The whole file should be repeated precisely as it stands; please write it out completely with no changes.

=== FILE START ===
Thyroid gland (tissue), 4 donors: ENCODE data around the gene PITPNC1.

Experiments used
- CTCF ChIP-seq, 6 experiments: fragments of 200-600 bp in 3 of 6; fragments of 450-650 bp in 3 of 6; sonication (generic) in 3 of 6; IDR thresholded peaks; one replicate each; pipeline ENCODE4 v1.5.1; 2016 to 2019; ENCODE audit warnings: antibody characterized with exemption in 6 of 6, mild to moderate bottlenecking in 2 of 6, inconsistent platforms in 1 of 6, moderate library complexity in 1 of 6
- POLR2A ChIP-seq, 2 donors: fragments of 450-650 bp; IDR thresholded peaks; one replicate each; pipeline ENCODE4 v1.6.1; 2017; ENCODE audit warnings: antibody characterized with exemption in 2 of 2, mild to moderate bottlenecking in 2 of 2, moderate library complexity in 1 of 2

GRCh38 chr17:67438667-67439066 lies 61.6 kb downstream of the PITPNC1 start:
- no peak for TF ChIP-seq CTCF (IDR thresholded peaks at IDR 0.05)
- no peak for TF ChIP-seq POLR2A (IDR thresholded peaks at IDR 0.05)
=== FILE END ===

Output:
Thyroid gland (tissue), 4 donors: ENCODE data around the gene PITPNC1.

Experiments used
- CTCF ChIP-seq, 6 experiments: fragments of 200-600 bp in 3 of 6; fragments of 450-650 bp in 3 of 6; sonication (generic) in 3 of 6; IDR thresholded peaks; one replicate each; pipeline ENCODE4 v1.5.1; 2016 to 2019; ENCODE audit warnings: antibody characterized with exemption in 6 of 6, mild to moderate bottlenecking in 2 of 6, inconsistent platforms in 1 of 6, moderate library complexity in 1 of 6
- POLR2A ChIP-seq, 2 donors: fragments of 450-650 bp; IDR thresholded peaks; one replicate each; pipeline ENCODE4 v1.6.1; 2017; ENCODE audit warnings: antibody characterized with exemption in 2 of 2, mild to moderate bottlenecking in 2 of 2, moderate library complexity in 1 of 2

GRCh38 chr17:67438667-67439066 lies 61.6 kb downstream of the PITPNC1 start:
- no peak for TF ChIP-seq CTCF (IDR thresholded peaks at IDR 0.05)
- no peak for TF ChIP-seq POLR2A (IDR thresholded peaks at IDR 0.05)